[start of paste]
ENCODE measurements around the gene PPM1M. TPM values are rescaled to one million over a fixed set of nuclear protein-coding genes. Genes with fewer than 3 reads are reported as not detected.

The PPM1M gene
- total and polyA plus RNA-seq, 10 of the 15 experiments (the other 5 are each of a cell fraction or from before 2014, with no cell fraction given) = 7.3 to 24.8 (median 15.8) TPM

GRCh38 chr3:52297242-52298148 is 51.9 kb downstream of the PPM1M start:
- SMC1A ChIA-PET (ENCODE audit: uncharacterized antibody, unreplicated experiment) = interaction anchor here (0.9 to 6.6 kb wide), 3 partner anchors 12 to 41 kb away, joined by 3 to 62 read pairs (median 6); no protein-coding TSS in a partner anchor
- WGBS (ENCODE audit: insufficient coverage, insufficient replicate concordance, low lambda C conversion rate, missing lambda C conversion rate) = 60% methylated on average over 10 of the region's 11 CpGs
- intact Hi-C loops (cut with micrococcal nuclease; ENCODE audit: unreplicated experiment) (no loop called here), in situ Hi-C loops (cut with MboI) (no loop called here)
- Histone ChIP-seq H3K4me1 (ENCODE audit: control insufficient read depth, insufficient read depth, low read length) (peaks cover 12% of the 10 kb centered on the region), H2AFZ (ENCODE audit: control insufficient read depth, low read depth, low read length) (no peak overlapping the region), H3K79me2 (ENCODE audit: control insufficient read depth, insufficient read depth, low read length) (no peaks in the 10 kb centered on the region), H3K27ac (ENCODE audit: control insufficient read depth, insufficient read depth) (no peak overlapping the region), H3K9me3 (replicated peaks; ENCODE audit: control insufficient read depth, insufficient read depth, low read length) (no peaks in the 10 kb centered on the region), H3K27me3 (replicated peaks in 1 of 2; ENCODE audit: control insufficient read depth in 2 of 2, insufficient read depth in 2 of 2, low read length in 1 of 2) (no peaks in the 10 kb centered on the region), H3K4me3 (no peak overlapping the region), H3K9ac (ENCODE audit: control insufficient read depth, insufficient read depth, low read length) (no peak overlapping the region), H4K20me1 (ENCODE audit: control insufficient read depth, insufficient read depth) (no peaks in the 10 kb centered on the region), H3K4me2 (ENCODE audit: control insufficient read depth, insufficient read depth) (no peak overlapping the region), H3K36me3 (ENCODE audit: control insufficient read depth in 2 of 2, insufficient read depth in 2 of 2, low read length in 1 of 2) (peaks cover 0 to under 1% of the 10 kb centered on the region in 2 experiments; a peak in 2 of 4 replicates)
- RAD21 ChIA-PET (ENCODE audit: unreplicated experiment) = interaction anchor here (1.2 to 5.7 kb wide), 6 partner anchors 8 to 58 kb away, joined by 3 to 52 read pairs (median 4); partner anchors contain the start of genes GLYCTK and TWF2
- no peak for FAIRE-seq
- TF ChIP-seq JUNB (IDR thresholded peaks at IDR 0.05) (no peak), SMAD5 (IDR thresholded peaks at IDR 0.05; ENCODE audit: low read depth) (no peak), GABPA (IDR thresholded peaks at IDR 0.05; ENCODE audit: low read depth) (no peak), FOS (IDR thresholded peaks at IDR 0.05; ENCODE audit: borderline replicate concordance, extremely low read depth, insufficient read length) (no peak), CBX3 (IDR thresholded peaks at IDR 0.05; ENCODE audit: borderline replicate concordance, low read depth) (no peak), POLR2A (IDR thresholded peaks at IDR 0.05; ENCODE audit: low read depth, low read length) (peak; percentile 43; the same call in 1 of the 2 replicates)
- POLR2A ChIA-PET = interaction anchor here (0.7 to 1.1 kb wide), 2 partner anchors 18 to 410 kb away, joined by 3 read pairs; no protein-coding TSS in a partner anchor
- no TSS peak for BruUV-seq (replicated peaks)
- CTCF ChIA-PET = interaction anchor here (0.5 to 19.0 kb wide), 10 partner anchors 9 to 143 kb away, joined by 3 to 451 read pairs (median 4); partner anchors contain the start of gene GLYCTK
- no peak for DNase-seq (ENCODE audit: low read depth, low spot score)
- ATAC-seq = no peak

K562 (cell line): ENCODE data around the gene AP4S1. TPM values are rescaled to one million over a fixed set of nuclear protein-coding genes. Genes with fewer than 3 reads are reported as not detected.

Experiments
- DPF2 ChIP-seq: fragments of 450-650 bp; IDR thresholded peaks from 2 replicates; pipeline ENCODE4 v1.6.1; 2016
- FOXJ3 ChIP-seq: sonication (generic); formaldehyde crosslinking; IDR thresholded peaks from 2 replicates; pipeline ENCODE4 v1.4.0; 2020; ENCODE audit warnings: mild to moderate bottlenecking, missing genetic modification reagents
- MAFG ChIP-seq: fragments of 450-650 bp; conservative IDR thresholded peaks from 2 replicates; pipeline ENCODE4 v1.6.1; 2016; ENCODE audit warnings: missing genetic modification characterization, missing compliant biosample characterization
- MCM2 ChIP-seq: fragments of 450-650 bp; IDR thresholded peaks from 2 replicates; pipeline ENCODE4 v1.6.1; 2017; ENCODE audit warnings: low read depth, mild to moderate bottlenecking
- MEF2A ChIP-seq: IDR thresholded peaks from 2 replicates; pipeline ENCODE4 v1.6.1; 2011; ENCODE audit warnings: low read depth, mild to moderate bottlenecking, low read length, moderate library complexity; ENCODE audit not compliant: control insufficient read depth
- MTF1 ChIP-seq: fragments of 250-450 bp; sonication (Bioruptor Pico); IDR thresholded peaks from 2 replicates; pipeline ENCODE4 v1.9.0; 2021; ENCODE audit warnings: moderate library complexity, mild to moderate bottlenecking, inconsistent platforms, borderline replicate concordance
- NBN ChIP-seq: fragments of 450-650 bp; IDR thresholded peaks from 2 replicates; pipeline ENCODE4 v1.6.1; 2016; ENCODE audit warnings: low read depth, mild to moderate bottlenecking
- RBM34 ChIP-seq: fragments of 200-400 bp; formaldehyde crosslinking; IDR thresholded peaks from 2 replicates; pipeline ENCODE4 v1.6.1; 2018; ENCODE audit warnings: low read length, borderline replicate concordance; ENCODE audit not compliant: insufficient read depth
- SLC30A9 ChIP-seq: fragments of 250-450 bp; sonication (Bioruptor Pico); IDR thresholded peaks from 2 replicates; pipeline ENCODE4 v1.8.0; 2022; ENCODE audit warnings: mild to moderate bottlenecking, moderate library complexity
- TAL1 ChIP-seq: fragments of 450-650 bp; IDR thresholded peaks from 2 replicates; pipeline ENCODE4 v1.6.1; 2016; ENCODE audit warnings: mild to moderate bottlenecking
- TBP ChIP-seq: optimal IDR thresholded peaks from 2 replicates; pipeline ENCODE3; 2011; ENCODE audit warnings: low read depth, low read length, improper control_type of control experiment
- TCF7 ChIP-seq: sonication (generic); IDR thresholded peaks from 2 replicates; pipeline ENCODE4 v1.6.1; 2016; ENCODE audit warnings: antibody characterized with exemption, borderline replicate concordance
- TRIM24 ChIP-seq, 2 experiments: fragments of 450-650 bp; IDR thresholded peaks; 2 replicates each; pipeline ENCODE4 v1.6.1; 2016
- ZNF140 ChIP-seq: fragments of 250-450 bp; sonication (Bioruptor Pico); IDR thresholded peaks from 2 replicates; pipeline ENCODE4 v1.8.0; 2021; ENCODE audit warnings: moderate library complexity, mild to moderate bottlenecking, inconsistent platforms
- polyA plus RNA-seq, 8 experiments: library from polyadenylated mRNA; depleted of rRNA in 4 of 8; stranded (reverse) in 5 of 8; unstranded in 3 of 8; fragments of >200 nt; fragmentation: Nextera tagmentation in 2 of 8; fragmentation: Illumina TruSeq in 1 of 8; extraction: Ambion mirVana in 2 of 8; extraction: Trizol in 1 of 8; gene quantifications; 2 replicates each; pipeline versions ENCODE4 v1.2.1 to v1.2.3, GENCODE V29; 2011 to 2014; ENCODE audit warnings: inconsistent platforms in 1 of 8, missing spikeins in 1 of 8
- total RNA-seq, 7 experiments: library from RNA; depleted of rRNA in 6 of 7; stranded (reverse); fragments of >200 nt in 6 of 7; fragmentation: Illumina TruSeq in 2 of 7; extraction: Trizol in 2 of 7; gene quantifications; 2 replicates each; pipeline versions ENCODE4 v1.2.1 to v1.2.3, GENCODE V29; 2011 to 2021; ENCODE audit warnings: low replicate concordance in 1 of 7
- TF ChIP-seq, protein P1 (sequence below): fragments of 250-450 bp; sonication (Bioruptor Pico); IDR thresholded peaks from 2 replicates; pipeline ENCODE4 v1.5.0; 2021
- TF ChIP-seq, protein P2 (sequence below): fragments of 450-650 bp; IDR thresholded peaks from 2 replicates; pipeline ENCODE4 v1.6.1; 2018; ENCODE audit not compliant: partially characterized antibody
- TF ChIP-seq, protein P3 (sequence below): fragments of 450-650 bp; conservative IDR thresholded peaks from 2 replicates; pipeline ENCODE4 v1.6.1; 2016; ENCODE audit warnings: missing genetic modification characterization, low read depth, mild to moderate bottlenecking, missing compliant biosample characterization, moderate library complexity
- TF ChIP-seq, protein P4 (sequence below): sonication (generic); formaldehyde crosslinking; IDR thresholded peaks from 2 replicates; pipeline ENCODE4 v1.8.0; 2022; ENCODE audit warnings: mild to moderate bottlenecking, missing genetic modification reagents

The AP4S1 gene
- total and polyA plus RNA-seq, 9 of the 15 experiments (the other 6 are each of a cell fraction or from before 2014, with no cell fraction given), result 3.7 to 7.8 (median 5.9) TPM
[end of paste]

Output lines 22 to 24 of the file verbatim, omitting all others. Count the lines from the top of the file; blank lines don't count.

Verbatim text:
- MCM2 ChIP-seq: fragments of 450-650 bp; IDR thresholded peaks from 2 replicates; pipeline ENCODE4 v1.6.1; 2017; ENCODE audit warnings: low read depth, mild to moderate bottlenecking
- MEF2A ChIP-seq: IDR thresholded peaks from 2 replicates; pipeline ENCODE4 v1.6.1; 2011; ENCODE audit warnings: low read depth, mild to moderate bottlenecking, low read length, moderate library complexity; ENCODE audit not compliant: control insufficient read depth
- MTF1 ChIP-seq: fragments of 250-450 bp; sonication (Bioruptor Pico); IDR thresholded peaks from 2 replicates; pipeline ENCODE4 v1.9.0; 2021; ENCODE audit warnings: moderate library complexity, mild to moderate bottlenecking, inconsistent platforms, borderline replicate concordance